If you have not had any creams around the eyes, it may be the actual irritation effect of the city pollutants and pollen allergens.You should wash the eyes out either with saline or with lubricant drops. If needed you should see your ophthalmologist for advice to find out whether you need antihistamines, whether you require lubricant drops, or whether there is something else more serious going on.

4.You may be suffering from blepharitis, rosacea and dry eyes.

These three often go together.Patients with rosacea who may get easy flushing and the eyelids look a little bit rimmed often have a condition called blepharitis. This can give irritated burning eyes and dry eyes.First of all, you have to identify whether you do suffer from rosacea and blepharitis. You may be able to do this simply yourself by looking in the mirror, or you may require seeing an ophthalmologist.The ophthalmologist will do a more in-depth examination of course.They will take a proper history; they will examine the tear film, analyse the tears and look at the ocular surface with Fluorescein to see if there are any staining points which indicate devitalisation or dry cells. They will advise you on the management in the immediacy for the burning and also in the long-term for the rosacea and blepharitis.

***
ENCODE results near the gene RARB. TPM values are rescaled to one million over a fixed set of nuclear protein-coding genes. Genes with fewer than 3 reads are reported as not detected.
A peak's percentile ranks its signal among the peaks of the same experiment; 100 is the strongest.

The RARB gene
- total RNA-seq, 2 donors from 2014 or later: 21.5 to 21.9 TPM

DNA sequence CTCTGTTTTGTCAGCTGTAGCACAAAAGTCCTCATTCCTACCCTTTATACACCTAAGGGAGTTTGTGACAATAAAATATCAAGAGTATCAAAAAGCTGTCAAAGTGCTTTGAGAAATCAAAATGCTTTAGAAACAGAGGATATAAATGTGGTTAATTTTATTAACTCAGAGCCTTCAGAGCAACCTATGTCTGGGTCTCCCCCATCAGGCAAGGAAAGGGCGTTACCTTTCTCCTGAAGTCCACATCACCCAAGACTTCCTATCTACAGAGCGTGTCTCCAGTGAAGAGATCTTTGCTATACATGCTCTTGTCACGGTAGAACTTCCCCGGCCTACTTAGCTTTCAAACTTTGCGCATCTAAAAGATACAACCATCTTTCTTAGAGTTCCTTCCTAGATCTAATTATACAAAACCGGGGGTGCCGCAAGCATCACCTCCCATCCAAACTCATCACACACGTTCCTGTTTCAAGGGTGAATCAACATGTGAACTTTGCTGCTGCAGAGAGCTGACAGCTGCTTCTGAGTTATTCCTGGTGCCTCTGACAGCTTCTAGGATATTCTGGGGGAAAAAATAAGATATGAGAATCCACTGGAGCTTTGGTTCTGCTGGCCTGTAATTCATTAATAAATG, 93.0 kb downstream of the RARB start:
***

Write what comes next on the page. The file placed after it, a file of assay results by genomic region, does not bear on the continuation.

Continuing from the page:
5.Could you have uveitis, which is an inflammation of the eye that is causing your blurring?

Uveitis causes pain, burning, light sensitivity and sometimes blurring.Usually with uveitis the eyes the eyes are quite red, and they burn a lot particularly in the light.Uveitis is an inflammation just inside the eye at the front, and it is easily recognised by your ophthalmologist.They will take your history, examine your eyes and tell you whether you have got uveitis.They will also measure the pressure as sometimes that goes up giving temporary glaucoma with your uveitis.They will then start the appropriate medical treatment which will involve giving you a prescription for eye drops and possibly other treatment such as tablets.If you think you may have uveitis, you should see your ophthalmologist.

6.Are your eyes burning and itchy because of allergy?